1. Boy Accidentally Punches Hole in $1.5 Million Artwork
There are bad days, and then there are days where you become known as the boy who punched his fist through a $1.54 million painting. A twelve year old boy had a very unlucky day at Taipei’s Huashan 1914 creative arts center when, as he walked by Italian Baroque artist Paolo Porpora’s “Flowers”, he tripped, sending his fist into the painting.
The painting, which was part of an exhibition on artists who were influenced by Leonardo da Vinci, was insured and the boys’ family did not face any punishment for the accident. The artwork was quickly repaired is already back on display. However, some are suspecting that the incident and the release of its security footage was a publicity ploy for the exhibition, which itself may contain some historical inaccuracies. And indeed, since the incident, traffic to the exhibition has definitely increased. And so have the required distances in front of the works.
2. Experts Make Surprising Discovery While Restoring Botticelli Portrait
Experts at London’s Victoria and Albert Museum made an unexpected discovery this week in Sandro Botticelli’s Portrait of a Lady known Smeralda Bandinelli (c. 1470–1475). It has long been thought that painter Dante Gabriel Rossetti, who bought the painting at auction in 1867 for £20, had himself added the red hair of the portrait’s sitter, as it demonstrates more Pre-Raphaelite aesthetic principles than Renaissance.
However, conservators’ use of new restoration technology to look below layers of paint and varnish on the painting’s surface proved that Rossetti’s alterations focused upon the subject’s face and did not touch the hair. The discovery gives experts a new perspective on the way Botticelli, one of the Renaissance masters, painted, using aesthetics that were previously not associated with his style.
3. Simchowitz + Ellis King File Suit Against Ghanian Artist
Los Angeles dealer Stefan Simchowitz and his Irish dealer-partner Ellis King have filed a lawsuit against 28-year-old, Ghanian artist Ibrahim Mahama. Simchowitz told Los Angeles magazine earlier this year that when he discovered Mahama online he thought the African artist would be “the next Oscar Murillo,” and began offering works to his clients telling them that it was, “ the Simchowitz Trust-Me Special. He is going to be huge.”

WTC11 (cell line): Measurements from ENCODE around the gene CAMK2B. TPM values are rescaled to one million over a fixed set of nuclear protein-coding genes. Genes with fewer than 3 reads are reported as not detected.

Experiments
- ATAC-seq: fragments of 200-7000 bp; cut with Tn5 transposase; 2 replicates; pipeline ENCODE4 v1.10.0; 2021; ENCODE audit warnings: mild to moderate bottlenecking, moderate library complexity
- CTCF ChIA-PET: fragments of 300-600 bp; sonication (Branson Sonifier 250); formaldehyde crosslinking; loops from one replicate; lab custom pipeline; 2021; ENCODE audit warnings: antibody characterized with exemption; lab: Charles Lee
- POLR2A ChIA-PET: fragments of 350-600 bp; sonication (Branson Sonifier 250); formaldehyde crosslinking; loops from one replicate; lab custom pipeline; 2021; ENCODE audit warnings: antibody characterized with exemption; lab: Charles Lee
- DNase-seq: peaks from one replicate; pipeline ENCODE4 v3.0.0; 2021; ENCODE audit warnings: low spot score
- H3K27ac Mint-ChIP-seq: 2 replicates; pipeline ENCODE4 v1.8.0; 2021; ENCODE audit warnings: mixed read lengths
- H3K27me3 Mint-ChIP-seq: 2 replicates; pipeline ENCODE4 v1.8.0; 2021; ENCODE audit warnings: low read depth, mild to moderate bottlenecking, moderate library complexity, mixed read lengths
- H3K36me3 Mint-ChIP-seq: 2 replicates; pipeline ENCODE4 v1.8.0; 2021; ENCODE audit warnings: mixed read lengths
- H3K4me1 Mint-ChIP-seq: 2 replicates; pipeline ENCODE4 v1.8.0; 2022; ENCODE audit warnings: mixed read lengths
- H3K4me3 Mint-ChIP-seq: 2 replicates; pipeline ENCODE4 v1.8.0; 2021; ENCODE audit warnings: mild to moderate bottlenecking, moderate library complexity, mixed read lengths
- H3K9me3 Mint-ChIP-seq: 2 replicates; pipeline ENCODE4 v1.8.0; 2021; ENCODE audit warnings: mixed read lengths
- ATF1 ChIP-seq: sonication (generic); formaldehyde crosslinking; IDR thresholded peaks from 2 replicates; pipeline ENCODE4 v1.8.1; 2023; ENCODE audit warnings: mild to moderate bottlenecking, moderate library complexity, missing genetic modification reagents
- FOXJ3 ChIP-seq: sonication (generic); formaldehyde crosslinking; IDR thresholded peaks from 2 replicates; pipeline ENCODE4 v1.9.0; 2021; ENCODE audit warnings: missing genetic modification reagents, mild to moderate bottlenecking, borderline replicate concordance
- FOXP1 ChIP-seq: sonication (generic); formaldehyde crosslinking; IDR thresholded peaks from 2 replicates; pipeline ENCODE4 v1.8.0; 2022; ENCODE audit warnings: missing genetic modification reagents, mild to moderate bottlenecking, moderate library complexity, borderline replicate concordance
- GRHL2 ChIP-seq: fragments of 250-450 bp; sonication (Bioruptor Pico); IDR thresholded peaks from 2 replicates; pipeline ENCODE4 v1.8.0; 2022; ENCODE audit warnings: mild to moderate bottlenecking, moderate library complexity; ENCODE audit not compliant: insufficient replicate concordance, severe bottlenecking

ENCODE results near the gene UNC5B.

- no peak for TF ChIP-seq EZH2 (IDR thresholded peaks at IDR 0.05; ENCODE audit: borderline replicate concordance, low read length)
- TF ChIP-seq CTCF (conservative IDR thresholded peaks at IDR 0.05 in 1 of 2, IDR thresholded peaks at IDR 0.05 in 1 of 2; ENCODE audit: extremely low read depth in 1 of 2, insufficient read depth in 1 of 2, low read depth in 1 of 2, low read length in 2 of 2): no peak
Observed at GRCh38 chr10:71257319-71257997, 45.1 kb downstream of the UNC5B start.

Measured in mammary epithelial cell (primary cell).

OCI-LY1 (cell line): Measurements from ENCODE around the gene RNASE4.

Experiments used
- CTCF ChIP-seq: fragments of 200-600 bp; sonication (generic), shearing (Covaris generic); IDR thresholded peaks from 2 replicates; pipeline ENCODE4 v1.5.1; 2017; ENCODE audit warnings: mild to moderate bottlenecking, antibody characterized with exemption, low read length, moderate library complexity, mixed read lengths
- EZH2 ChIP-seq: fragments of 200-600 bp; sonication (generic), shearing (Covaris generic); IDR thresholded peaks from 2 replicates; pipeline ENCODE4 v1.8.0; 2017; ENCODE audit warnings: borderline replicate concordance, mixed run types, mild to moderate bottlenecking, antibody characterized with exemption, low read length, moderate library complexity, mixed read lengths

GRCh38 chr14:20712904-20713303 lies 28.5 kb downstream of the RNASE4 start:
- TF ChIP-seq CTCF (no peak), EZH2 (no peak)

And Simchowitz’s prophecy seemed to be coming true as Mahama’s work gained increasing amounts of attention, including his installation of one of the largest artworks at this summer’s Venice Biennale. However, after he notified Simchowitz and King that over 290 works they had commissioned and that Mahama had signed were not actually from the artist, the dealers are now taking legal action.
4. Frank Gehry Unveils Latest Design for LA Complex
Frank Gehry has revealed his plans for a new, multi-use complex along Los Angeles’ Sunset Strip. Gehry’s $300 million design for the 2.6 acre site includes 5 separate buildings, 249 residential units and a 333,600 square foot complex.
The Pritzker prize wining architect’s design will be constructed using “cross laminated timber mullions” and will house a combination of commercial businesses and residential units. While the site now houses a midcentury strip mall, Gehry’s design was inspired by the site’s previous occupant: The Garden of Allah hotel, which was visited by many of the cultural icons of its time including Greta Garbo and F. Scott Fitzgerald. “It was all white, the Garden of Allah. It was low rise, a lot of incense burning, and people in flowing gowns. [Visitors] should feel that they are part of LA, a part of LA that has a culture that comes with it,” explained Gehry.
5. Met Makes Plans for Takeover of Whitney Building
The Metropolitan Museum of Art recently released the plans for its lease of the Whitney Museum’s former location on Madison Avenue. The new building will open in March, 2016 as the Met Breuer, in honor or Marcel Breuer who designed the building for the Whitney Museum in the 1960s.
The Met will use the new location to house a collection of modern and contemporary art alongside a garden, restaurant and curated book bar. The Met will restore and upgrade the structure this winter in preparation for its move-in. But the building’s aesthetics will go largely unchanged. “The Met is proud to become the steward of this iconic building and to preserve Marcel Breuer’s bold vision,” said Thomas Campbell, the Met’s Director and CEO.